UK national interests are integrally connected to complex global systems that impinge on the country, its economy, and its people. Systems analysis is one of the few research tools that has the breadth and depth to explore complex problems across multiple sectors, regions, and timeframes. Current collaborations between IIASA and the UK are enhancing UK expertise in developing and applying systems analysis especially integrated assessment models. Establishing multinational and multidisciplinary teams of researchers is a key building block in IIASA’s work and many productive partnerships exist between IIASA and UK researchers as this Info Sheet shows. Prospects for future IIASA-UK collaborations include developing bespoke UK versions of IIASA’s global models, conducting international assessments in areas of UK strategic interest, partnering with UK institutions to win international research grants, and contributing to UK science diplomacy.
This Info Sheet provides a summary of current interactions between the UK and IIASA since 2006 and the prospects for enhancing joint activities.
Young Scientists Summer Program (YSSP)
The YSSP at IIASA offers fellowships for PhD students to undertake a summer project on a topic related to the IIASA research agenda. Applications for 2019 are now being accepted until 11 Jan 2019.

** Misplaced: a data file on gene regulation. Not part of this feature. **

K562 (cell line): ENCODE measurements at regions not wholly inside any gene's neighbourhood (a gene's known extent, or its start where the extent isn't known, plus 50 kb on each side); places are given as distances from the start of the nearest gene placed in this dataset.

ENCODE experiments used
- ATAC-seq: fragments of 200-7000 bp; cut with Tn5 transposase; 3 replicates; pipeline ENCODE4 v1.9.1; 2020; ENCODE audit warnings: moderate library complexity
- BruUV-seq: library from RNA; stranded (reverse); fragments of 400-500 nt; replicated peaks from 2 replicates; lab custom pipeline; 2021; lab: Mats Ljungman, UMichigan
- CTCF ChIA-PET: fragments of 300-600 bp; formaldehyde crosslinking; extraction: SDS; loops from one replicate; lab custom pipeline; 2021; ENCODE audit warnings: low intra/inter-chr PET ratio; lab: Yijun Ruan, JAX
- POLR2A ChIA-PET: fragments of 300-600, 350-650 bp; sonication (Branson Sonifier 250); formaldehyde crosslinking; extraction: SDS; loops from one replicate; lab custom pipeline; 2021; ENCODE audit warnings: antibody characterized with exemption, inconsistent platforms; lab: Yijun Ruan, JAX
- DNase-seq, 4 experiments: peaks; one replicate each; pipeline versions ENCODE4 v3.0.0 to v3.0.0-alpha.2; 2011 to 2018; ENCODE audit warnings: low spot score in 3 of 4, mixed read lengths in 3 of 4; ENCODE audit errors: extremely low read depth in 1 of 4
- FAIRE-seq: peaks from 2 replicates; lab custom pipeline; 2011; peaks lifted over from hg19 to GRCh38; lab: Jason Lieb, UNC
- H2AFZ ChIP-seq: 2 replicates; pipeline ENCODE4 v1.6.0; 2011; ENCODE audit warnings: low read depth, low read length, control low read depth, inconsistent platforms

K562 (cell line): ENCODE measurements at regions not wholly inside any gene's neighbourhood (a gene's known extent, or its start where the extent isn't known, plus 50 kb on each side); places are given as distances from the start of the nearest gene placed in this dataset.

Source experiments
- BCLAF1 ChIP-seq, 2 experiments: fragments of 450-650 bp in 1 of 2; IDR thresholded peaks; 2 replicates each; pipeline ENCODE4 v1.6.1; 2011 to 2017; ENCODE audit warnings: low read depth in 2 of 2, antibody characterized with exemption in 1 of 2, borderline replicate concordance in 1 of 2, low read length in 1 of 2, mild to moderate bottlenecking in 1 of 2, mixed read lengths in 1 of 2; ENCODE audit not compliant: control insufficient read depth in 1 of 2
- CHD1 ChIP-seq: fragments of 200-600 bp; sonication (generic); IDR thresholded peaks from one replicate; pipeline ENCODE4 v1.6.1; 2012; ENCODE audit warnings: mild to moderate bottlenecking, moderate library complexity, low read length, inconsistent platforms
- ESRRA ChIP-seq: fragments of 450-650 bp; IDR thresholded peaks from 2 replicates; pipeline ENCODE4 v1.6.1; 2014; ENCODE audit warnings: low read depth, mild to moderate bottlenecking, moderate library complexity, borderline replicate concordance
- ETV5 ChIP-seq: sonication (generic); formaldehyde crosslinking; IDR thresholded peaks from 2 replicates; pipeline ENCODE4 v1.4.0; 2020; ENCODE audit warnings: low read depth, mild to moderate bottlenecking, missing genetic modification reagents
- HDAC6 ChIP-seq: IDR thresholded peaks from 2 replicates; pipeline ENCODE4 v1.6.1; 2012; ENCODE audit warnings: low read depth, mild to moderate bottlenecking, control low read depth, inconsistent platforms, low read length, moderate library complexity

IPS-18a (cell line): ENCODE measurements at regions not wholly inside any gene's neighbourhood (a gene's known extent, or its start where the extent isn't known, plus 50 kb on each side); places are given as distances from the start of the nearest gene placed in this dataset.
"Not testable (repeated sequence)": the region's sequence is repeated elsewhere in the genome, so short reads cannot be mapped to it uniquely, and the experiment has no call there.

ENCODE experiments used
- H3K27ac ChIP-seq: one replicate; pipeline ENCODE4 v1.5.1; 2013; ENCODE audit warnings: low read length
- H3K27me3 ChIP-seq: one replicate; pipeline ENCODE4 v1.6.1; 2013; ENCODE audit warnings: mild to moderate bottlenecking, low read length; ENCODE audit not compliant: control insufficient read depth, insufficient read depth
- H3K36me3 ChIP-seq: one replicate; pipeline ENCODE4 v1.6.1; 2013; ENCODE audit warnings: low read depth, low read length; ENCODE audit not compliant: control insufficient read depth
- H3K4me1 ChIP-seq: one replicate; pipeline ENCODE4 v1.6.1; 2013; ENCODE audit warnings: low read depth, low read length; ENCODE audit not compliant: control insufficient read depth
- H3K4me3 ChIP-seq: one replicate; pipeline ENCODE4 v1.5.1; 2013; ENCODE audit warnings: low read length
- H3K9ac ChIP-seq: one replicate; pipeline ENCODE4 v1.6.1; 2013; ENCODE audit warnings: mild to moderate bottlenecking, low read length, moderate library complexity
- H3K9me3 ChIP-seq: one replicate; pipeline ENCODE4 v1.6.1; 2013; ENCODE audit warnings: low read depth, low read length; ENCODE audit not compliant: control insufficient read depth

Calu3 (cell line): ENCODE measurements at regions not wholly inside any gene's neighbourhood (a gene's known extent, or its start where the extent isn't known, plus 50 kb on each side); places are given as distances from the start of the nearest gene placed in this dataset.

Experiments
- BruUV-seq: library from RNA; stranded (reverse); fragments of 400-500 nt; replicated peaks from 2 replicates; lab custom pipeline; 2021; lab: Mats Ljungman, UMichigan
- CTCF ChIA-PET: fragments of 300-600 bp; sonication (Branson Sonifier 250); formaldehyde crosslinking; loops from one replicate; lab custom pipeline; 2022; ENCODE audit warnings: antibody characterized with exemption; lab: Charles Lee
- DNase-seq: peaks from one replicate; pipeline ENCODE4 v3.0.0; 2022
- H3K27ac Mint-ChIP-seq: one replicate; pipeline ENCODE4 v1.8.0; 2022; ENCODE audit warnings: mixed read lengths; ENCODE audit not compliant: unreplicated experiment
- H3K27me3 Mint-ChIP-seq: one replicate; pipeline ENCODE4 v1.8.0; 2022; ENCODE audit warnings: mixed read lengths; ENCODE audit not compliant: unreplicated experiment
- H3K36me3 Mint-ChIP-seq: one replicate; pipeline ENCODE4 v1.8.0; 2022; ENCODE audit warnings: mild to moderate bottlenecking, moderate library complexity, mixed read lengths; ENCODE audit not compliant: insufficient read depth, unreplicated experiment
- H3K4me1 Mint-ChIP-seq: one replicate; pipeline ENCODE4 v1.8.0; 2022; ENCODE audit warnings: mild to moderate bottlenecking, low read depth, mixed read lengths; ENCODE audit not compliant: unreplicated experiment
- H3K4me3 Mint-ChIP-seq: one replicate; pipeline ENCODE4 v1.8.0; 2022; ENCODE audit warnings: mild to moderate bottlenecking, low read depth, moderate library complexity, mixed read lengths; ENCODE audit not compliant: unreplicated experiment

The Postdoctoral Program at IIASA offers fully funded research positions of up to two years to study topics related to the IIASA research agenda.
Currently IIASA employs approximately 170 scientific staff and 100 support staff. Preference for job applications is given to qualified applicants who are nationals of IIASA member countries.
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Storing greater amounts of water in Brazil’s reservoirs could increase precipitation and river flow, alleviating the water and energy supply crisis in Brazil. More
Environmental targets to limit excess nitrogen require the large-scale deployment of dedicated nitrogen mitigation strategies to avoid a strong increase in the risk of food insecurity. Without these measures, the amount of dietary energy available to people would be greatly reduced, which would in turn lead to high food prices and an increase in the number of undernourished people. More
Last edited: 30 January 2019